The Long Tail is the title of at least three things by Chris Anderson: the article, published in Wired in October 2004; the book, published in July 2006; and the blog, which is frequently stocked with fresh content.
The Long Tail thesis is that our culture and economy is increasingly shifting away from a focus on a relatively small number of “hits” (mainstream products and markets) at the head of the demand curve and toward a huge number of niches in the tail. It has been illustrated many times, by many people, using an image similar to the one I took from Chris’ blog. The long tail is of course the yellow part of the graph.
Is the book obsolescent? One could argue that it is, on grounds including the following. Even before the book had appeared, the Long Tail meme proved an effective replicator. For example, reports from conferences included groans that yet another presenter was going through the long tail model.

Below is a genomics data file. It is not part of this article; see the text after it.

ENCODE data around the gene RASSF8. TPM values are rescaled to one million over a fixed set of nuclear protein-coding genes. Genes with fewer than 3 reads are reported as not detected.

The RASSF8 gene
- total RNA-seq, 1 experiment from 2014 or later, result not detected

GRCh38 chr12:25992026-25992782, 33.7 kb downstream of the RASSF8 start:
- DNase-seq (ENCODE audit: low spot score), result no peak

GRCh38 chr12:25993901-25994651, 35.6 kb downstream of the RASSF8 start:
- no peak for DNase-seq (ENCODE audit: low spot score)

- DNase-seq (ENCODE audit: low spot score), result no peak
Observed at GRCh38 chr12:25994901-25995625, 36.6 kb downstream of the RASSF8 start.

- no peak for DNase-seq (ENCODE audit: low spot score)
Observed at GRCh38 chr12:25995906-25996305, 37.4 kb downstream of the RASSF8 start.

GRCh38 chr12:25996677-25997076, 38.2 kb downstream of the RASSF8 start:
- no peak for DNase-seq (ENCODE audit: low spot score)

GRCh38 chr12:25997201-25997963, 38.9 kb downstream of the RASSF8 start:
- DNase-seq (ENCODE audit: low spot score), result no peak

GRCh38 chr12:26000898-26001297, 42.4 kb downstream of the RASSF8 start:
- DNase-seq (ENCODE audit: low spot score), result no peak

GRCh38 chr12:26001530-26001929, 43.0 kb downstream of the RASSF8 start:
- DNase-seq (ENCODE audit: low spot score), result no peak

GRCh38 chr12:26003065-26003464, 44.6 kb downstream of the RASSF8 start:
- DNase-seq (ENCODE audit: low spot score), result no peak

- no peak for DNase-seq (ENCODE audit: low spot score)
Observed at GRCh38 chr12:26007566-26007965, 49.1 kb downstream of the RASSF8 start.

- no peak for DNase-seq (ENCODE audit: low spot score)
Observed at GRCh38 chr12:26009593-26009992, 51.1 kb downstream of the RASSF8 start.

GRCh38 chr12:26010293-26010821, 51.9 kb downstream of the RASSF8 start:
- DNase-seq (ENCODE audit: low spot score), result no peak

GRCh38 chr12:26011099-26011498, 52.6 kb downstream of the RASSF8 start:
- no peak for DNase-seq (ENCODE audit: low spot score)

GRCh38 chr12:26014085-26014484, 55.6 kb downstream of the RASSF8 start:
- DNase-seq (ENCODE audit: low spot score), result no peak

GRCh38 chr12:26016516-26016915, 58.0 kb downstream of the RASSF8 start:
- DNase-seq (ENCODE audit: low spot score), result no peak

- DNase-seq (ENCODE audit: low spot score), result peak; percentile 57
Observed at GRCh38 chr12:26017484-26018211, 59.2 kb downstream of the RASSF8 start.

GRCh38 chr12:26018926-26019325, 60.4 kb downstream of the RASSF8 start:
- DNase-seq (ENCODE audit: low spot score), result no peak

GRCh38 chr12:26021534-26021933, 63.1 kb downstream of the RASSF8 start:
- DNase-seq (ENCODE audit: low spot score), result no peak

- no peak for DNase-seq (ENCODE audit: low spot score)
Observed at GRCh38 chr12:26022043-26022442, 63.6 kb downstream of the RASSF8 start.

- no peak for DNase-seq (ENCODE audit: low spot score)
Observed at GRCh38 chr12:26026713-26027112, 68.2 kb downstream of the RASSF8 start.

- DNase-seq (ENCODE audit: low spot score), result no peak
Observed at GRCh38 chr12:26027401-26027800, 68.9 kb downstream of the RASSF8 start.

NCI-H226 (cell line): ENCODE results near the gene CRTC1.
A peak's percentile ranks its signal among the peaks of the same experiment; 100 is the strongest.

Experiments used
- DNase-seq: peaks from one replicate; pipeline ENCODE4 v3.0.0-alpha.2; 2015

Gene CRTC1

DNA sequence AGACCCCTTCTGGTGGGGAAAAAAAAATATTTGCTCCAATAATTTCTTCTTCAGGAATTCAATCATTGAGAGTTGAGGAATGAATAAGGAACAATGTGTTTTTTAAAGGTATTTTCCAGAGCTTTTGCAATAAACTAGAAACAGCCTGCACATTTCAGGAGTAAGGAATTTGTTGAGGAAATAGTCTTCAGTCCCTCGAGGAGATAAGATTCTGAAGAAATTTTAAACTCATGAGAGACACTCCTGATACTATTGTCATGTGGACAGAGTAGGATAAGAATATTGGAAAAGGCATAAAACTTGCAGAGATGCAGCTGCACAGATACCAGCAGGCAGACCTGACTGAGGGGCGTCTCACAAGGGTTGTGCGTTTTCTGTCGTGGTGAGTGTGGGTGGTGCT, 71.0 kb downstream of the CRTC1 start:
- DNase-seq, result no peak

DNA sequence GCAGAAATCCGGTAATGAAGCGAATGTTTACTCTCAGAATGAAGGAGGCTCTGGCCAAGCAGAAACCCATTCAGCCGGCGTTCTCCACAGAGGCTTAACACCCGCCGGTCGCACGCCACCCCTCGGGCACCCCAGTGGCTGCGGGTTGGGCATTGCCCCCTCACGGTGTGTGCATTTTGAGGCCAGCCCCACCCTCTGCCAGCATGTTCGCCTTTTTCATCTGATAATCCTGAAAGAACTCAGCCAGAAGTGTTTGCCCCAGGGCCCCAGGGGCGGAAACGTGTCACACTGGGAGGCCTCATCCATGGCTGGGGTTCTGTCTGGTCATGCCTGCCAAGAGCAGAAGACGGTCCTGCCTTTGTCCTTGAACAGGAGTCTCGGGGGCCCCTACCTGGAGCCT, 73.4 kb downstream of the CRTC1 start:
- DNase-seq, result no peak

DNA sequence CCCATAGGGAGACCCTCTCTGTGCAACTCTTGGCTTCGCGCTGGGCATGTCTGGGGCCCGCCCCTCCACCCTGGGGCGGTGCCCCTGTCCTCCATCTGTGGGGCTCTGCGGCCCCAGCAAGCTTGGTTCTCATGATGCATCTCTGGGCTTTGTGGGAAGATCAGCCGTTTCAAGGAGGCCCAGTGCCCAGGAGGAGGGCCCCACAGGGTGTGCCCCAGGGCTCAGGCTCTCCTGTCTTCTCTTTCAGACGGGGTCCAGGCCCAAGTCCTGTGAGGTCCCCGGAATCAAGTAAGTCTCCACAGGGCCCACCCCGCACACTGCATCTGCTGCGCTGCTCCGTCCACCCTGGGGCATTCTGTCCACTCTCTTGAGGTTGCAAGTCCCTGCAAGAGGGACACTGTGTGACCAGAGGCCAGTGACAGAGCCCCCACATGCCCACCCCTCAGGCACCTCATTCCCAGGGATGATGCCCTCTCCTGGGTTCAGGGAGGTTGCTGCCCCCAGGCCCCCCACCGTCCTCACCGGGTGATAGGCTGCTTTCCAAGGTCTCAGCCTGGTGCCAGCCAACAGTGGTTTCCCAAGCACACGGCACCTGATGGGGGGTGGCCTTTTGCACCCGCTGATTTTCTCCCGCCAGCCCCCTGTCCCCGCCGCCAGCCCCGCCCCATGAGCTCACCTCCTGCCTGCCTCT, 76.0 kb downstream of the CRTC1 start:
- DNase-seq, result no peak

In the book, (p. 73) Chris refers to the Wikipedia entry on the Long Tail as “well written and thorough,” 1,500 words long, and written by people other than himself. The combination of the Wired article and the Wiki entry, then, may have pre-empted the book.
Those wanting something more recent than the book can go to the Wiki entry, which has been edited many times since Chris wrote approvingly about it. Or they can of course go to Chris’ blog.
Having said that, I don’t think that The Long Tail book suffers from bibliolesence. The book adds a lot of value above and beyond that provided in the article. In this, it differs from the many business article/book combinations in which the article gives you most of the meat in the book, and the book includes a lot of filler of dubious nutritional value.
Does Chris overstate, or overapply, his thesis? Perhaps. Even so, the Long Tail does yield important insights on the way the web affects business (and more), and many of these insights are well-developed in the book. Finally, and although it may be obvious from the original article, Chris writes really well: his prose is a pleasure to read.